When the meeting finally ended, Salome followed Louis into his office and closed the door. Although it was well appointed, the room just didn’t seem to fit the young man that occupied it most of the time, mostly because it was in such a disarray. There was a large desk covered in papers with a chair behind it, and small sofa across from it for guests. Against the western wall stood a bookcase, filled with volumes of law books and other such mundane reading that all appeared to have gathered a nice collection of dust. The small window against the back of the room that let some light and air into the room was the only thing that didn’t really need a washing.

“I apologize for the mess,” Louis said as he pulled himself around his desk to his chair. “Unlike some of my fellow Councilors, I don’t feel that paying someone to clean up after me counts as a justifiable expense. Unfortunately, I’ve been so busy the past few weeks I haven’t kept up with it.”

Salome nodded as he looked around the filthy office. “That went better than I had expected.”

“Yes, although I can’t help but think I failed Lady Chris.”

The Captain took a seat on the sofa facing Louis after moving some papers that were occupying it. “I don’t think we failed her in the least. It’s a reasonable compromise, and it will keep her off the front lines.”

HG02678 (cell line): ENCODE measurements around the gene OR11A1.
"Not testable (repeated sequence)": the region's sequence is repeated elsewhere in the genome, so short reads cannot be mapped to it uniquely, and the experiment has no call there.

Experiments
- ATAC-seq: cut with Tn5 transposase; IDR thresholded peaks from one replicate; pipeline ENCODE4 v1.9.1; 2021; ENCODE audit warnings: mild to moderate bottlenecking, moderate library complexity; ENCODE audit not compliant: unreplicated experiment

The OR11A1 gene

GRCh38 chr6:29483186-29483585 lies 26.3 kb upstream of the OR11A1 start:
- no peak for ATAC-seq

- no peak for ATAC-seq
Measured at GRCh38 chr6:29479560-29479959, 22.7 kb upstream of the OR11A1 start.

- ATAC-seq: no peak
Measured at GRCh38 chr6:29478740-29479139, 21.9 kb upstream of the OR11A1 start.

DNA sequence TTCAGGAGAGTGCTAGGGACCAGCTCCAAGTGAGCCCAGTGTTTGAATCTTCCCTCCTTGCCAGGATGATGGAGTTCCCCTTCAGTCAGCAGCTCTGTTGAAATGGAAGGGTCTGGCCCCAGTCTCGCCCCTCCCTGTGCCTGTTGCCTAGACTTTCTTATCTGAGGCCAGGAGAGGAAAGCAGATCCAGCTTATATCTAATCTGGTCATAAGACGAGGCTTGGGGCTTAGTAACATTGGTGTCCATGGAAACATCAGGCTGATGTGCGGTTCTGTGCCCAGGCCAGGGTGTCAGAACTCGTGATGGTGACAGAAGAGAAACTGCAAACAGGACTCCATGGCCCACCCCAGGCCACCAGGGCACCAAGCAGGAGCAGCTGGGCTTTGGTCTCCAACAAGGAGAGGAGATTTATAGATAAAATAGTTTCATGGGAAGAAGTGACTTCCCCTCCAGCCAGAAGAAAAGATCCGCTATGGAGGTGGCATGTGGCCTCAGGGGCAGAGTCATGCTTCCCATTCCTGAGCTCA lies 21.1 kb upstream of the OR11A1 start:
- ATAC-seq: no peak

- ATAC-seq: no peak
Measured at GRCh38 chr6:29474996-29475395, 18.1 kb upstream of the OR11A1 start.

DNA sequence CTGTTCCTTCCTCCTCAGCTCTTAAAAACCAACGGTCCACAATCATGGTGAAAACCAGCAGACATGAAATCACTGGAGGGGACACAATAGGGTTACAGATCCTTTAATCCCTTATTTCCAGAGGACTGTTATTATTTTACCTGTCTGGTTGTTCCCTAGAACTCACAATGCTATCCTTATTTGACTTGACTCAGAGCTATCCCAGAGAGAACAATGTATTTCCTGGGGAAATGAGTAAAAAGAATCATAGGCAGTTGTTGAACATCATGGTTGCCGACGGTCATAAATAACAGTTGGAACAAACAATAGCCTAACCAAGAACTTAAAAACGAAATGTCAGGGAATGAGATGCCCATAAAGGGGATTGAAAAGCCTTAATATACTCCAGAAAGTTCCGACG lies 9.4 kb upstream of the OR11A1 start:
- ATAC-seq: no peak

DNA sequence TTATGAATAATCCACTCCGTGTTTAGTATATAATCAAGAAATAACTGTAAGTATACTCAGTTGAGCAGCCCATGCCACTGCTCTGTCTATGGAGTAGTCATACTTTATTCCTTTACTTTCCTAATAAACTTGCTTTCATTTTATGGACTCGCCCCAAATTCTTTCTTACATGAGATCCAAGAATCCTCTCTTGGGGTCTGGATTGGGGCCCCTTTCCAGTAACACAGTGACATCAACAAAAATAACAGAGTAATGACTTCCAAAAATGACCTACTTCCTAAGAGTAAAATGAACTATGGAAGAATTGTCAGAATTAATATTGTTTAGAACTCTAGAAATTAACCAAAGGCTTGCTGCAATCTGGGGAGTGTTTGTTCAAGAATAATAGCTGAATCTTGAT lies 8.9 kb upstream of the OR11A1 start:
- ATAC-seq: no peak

“True,” the younger man said as he released the straps on his wooden leg and leaned it against the side of the desk. “But then I wonder why those who would normally oppose any such move were suddenly supporting our proposition.”

“Perhaps they saw merit in it?”

“They usually only look for things that will benefit themselves.”

Salome considered a moment. “Perhaps they believe that by allowing Chris to come back, our troops will be more inspired. Lately, the number of losses has taken a toll on morale.”

The Councilman shook his head. “I’d hate to think we’re using her like that.”

“Louis, she wanted this and she knows damn well that the Council will use her—they will use any knight for that matter—in any way they see fit.”

“I know. I know she’ll just say it’s her duty to Zexen or something like that, but I still feel horrible about it.”

The knight gave a slight nod of understanding. “You know, it’s better this way than to have her riding in front of an army and putting herself in mortal danger.”

“You have a point, my friend.”

Salome pinched the bridge of his nose in pensive thought as a moment of silence held between the two men. “I know she wants to be what she once was, but those children deserve to have at least one parent.”

Louis rested his chin on a hand and looked the other man in the eye. “I remember when Percival returned after the treaty broke and you tried to send him away, but he wouldn’t have it. What convinced you to take him?”

The older man looked out towards the window. “He told me if I didn’t allow him to fight with us, Chris would return in his place and he didn’t want her near a battlefield ever again.”